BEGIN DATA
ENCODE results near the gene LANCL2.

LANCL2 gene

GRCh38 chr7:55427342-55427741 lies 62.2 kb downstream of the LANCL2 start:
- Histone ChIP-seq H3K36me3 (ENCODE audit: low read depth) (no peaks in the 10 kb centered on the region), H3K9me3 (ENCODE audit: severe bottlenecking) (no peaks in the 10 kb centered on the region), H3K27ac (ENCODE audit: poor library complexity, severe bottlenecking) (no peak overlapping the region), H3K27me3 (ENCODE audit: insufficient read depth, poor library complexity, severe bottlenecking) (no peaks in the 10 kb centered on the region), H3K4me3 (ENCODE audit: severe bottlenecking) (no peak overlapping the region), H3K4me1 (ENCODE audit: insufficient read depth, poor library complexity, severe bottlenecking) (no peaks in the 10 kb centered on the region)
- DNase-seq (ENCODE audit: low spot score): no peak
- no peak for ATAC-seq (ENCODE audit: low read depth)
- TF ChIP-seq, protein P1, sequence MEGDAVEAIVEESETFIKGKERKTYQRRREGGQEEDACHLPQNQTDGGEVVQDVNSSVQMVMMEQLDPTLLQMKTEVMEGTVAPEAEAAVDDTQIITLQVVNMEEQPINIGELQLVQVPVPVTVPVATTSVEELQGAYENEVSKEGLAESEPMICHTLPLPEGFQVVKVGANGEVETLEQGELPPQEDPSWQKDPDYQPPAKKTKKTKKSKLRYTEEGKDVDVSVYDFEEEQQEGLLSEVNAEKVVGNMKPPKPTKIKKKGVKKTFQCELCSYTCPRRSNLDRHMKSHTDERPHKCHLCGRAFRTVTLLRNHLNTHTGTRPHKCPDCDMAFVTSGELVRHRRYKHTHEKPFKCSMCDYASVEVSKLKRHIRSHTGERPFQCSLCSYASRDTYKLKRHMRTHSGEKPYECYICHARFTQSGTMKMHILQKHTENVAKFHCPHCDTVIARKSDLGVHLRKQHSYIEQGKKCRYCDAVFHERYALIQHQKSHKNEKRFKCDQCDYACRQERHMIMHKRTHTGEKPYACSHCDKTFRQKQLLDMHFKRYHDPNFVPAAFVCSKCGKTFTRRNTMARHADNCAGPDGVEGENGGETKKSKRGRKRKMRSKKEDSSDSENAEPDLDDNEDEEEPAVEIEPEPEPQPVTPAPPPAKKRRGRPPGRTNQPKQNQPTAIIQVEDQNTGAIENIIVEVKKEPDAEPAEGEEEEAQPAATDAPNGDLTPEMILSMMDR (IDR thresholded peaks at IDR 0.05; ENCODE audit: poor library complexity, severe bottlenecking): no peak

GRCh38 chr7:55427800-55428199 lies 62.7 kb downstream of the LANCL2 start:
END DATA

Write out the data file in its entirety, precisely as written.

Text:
ENCODE results near the gene LANCL2.

LANCL2 gene

GRCh38 chr7:55427342-55427741 lies 62.2 kb downstream of the LANCL2 start:
- Histone ChIP-seq H3K36me3 (ENCODE audit: low read depth) (no peaks in the 10 kb centered on the region), H3K9me3 (ENCODE audit: severe bottlenecking) (no peaks in the 10 kb centered on the region), H3K27ac (ENCODE audit: poor library complexity, severe bottlenecking) (no peak overlapping the region), H3K27me3 (ENCODE audit: insufficient read depth, poor library complexity, severe bottlenecking) (no peaks in the 10 kb centered on the region), H3K4me3 (ENCODE audit: severe bottlenecking) (no peak overlapping the region), H3K4me1 (ENCODE audit: insufficient read depth, poor library complexity, severe bottlenecking) (no peaks in the 10 kb centered on the region)
- DNase-seq (ENCODE audit: low spot score): no peak
- no peak for ATAC-seq (ENCODE audit: low read depth)
- TF ChIP-seq, protein P1, sequence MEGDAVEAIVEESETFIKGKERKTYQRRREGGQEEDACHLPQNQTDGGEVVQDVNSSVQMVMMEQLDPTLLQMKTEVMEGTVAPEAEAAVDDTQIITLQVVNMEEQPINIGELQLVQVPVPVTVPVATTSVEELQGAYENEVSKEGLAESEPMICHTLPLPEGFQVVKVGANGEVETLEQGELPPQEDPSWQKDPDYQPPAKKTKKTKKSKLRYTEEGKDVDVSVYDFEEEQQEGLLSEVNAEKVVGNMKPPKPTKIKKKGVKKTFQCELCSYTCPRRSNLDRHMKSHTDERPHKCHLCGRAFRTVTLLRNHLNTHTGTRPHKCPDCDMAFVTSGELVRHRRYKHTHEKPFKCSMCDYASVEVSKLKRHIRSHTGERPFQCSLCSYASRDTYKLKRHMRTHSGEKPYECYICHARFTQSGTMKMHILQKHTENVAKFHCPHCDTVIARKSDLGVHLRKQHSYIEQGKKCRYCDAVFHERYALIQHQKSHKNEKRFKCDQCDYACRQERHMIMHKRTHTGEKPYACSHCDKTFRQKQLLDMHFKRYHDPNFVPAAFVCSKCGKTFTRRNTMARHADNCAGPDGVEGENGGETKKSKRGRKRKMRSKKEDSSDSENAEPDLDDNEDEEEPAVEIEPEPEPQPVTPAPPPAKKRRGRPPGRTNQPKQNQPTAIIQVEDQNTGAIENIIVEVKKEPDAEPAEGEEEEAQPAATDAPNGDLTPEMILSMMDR (IDR thresholded peaks at IDR 0.05; ENCODE audit: poor library complexity, severe bottlenecking): no peak

GRCh38 chr7:55427800-55428199 lies 62.7 kb downstream of the LANCL2 start: